The Rain Watcher

Set against a background of beauty and natural disaster, The Rain Watcher, by Tatiana deRosnay, is the achingly heartbreaking story of a family’s secrets coming to light. Each family member has his or her own secrets. Yet most believe the others have led charmed, problem-free lives. The secrets begin to unfold as Paris is consumed by flood waters.

Linden Malegarde, half American, half French, is a famous photographer whose mother, Lauren, has set up a family gathering in Paris in honor of Linden’s father, Paul’s, 70thbirthday, and of Lauren and Paul’s 40thwedding anniversary. On arrival, Linden immediately recognizes that his father is not well, yet Lauren denies it, insisting everything is fine. 

 

The Rain Watcher is an account of a son confronting mistreatment by his mother, as well as having stumbled upon her secret; and confessing his own secret to his father, who may have known all along. It is an examination of coming to terms with who we really are, and being comfortable in our own skin. It is another revelation of how secrets and prejudices can destroy relationships.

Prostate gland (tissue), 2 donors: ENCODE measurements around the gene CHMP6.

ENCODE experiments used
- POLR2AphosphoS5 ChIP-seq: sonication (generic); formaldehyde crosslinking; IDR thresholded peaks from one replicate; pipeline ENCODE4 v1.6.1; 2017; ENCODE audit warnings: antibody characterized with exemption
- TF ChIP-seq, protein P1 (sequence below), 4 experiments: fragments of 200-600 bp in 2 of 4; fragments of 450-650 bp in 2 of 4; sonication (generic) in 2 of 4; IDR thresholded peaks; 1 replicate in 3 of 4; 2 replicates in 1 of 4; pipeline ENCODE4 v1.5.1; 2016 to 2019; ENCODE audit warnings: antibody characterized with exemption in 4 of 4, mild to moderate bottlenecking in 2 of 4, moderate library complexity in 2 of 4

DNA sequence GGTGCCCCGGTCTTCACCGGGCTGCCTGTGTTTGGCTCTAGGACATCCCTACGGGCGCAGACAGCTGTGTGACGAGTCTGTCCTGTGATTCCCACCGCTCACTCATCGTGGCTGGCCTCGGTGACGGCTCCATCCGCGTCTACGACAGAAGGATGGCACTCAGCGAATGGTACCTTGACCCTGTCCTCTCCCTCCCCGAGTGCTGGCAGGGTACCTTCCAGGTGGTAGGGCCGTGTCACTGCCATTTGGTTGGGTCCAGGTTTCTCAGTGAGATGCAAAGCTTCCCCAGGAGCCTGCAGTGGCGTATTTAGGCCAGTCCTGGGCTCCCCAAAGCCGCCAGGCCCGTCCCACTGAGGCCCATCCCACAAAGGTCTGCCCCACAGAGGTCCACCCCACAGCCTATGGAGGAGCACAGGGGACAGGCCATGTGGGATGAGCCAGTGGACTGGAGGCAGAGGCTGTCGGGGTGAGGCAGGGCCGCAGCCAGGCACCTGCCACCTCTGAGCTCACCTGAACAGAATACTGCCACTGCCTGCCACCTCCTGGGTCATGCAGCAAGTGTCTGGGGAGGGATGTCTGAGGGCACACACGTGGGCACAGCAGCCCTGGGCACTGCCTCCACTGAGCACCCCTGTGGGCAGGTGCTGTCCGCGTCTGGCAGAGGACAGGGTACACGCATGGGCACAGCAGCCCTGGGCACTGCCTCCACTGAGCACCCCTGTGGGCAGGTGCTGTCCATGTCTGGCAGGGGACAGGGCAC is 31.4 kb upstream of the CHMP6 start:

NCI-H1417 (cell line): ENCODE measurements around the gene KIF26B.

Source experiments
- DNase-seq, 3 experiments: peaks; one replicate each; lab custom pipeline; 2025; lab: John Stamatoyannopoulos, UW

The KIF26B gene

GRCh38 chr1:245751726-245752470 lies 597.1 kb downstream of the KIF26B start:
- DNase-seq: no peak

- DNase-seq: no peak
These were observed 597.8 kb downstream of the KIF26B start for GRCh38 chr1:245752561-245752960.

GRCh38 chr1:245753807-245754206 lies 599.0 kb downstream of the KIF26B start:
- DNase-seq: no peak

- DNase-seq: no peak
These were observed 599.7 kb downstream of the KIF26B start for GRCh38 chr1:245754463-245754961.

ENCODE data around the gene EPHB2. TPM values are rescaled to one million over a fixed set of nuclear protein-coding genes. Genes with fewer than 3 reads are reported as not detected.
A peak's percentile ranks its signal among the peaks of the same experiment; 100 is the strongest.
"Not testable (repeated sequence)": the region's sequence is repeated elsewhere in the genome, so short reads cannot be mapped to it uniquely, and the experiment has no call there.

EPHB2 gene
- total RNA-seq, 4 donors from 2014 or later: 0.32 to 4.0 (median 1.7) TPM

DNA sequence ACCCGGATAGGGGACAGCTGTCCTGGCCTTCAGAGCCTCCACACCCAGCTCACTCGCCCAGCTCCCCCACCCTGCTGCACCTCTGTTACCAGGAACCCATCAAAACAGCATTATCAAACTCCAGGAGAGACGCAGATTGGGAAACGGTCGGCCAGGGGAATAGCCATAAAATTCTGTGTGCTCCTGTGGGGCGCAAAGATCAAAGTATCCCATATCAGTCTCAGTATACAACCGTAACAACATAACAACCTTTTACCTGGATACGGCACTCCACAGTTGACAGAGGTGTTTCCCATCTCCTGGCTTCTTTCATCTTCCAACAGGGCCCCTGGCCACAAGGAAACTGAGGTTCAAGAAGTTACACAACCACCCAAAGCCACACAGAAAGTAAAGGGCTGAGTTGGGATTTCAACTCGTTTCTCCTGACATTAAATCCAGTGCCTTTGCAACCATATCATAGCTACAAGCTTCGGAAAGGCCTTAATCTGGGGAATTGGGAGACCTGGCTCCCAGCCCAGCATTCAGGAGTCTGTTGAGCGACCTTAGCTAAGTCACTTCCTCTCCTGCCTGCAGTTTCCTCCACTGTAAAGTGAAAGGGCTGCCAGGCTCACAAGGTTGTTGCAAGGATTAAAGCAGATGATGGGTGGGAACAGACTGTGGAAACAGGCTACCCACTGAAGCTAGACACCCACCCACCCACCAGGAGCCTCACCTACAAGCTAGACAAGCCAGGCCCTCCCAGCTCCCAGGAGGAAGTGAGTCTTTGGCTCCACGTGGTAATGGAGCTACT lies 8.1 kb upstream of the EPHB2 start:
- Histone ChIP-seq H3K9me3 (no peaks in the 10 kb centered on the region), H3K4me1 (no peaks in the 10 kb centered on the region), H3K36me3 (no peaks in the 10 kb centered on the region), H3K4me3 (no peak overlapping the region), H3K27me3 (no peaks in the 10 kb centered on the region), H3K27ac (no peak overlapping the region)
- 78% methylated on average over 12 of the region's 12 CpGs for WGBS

As a public health educator, this grabbed my attention:  Lauren catches a cold, and develops pneumonia. When the pneumonia is diagnosed, the narrator states that it’s not that bad, but that it is contagious. Actually, the reverse is true. It is quite serious, and it is NOT contagious.

 

What Made this Book Reviewer Grumpy?

 

  • The book was a bit heavy on description for my taste, and I found myself skimming over some of it, but that is a matter of personal preference.
  • Most issues were resolved, but the ending was extremely abrupt, and left some questions unanswered.
  • There were a lot of misused words, but this is common when English is a second language for an author.
  • Several times two words were written as one word when they should have been hyphenated.
  • In several places, punctuation is missing.

2 Responses to The Rain Watcher

  1. Cynthia says:

    Thank you for the very honest review! I prefer when readers are completely honest, instead of just trying to sell a book.

    • admin says:

      Hi, Cynthia. Thanks so much for visiting, and for your comment. I try not to be truly “grumpy”, but I do give an honest review with the hope that constructive criticism will help the authors with reprints or future novels.

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